The purpose of the present invention is to create an electrical line incorporating a distributed low-pass filter with a low cut-off frequency as well as a high attenuation without notable resonance phenomena for signals in the highest frequency range, using a simple construction requiring neither the use of materials with high losses nor great lengths.
According to the invention, by combining reflections on both sides of a line section of different impedance with dielectric losses and/or skin effect losses in this same line section, it is possible to achieve a reciprocal increase in these two individual attenuation effects, for higher frequencies. On the one hand, multiple (in optimum cases almost total) reflections of the high-frequency signals are produced on the ends of the cited line sections of different impedances thus considerably increasing the path lengths for these signals; on the other hand, the losses in this line section are also increased owing to the greater equivalent path lengths thus obtained in the lossy line section. In addition, by proper choice of dielectric for the lossy line section, i.e., proper choice of its dielectric constant, a proportionately lower cut-off frequency of the low-pass filter can be achieved, together with a proportionately higher resonance frequency. In addition, a line can be manufactured with one line section, or, to increase the noise protection filter effect, with several consecutive line sections of different impedances and higher dielectric losses or skin effect losses, in a relatively simple fashion and in virtually any length so that the present line can be used as a noise protection filter that allows an electrical current of low frequency or a D.C. component to pass without notable attenuation, but with high attenuation for high-frequency currents.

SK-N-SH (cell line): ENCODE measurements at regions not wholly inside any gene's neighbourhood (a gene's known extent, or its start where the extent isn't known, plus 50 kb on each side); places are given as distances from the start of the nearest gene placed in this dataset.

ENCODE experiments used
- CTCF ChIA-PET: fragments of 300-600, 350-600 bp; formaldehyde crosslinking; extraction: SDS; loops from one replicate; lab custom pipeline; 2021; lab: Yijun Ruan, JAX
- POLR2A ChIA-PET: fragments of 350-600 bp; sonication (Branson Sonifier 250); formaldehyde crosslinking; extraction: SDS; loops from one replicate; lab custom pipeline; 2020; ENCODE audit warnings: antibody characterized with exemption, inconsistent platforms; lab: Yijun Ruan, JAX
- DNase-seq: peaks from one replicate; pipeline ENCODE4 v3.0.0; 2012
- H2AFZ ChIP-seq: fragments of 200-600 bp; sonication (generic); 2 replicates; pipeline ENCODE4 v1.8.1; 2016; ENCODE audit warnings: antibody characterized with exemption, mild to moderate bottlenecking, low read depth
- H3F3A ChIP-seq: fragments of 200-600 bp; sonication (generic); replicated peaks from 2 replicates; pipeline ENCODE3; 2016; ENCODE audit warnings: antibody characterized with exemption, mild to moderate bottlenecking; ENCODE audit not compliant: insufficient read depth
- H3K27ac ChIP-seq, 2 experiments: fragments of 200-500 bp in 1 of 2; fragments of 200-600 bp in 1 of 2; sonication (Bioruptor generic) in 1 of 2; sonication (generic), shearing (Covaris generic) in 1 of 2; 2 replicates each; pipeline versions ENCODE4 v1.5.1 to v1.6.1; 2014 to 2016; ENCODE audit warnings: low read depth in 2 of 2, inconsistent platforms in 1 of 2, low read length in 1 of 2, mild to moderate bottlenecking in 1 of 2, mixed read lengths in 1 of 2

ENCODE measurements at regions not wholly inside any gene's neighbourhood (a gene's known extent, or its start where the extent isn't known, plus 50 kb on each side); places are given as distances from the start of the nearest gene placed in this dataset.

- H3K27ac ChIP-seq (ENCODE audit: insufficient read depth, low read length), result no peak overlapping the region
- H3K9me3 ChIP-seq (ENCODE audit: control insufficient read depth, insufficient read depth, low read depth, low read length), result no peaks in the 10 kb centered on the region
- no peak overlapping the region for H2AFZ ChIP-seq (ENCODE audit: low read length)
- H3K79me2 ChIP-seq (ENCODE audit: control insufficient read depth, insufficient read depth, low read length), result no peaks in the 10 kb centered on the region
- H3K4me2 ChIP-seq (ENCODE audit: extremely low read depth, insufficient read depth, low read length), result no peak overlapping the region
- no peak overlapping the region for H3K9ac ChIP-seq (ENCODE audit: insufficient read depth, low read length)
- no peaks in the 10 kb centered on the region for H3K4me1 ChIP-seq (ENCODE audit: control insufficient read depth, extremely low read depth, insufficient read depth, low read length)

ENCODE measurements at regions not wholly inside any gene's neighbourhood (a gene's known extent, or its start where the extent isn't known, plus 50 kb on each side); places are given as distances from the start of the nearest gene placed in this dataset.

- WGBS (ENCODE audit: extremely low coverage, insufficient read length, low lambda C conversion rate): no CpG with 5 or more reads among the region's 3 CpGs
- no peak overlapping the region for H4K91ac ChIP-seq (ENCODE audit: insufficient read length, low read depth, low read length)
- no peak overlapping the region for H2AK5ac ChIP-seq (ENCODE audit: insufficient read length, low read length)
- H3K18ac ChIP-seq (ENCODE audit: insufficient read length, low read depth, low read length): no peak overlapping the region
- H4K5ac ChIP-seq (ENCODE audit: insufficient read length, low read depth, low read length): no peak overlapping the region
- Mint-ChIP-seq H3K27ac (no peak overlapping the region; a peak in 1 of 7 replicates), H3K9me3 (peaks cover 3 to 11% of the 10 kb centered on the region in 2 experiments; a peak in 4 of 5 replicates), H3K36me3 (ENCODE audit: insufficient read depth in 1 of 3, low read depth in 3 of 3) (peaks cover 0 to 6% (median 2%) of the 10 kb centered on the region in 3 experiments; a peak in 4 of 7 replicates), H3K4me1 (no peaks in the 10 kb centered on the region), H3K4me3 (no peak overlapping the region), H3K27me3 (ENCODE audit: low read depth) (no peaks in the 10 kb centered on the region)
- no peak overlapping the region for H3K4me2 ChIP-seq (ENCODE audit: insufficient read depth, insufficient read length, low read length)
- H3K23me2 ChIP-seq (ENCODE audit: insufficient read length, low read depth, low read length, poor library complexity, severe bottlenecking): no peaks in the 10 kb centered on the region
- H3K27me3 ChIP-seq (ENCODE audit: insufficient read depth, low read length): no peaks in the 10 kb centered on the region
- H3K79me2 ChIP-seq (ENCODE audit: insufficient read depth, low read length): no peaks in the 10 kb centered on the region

Versions of the object according to the invention will be explained using the accompanying drawings, in which:
FIG. 1 shows a schematic representation of a line according to the invention with a lossy line section, of different impedance from adjacent sections of the line, affording a distributed low-pass filter in the line;
FIG. 2 shows a schematic representation of signal reflections on the ends of the filter section of FIG. 1;
FIG. 3 shows an example of the response to a unit voltage step function signal applied to the end of the filter section of FIG. 1;
FIG. 4 shows an example of the filter attenuation as a function of frequency for a line according to FIG. 1;
FIG. 5 and FIG. 6 show cut-away views of two-wire and three-wire coaxial cables, respectively, for practical implementation of the invention;
FIG. 7 shows a sectional view of a power distributing bus for practical implementation of the invention;
FIG. 8 shows a partial view of a coaxial cable with several line sections of different impedance;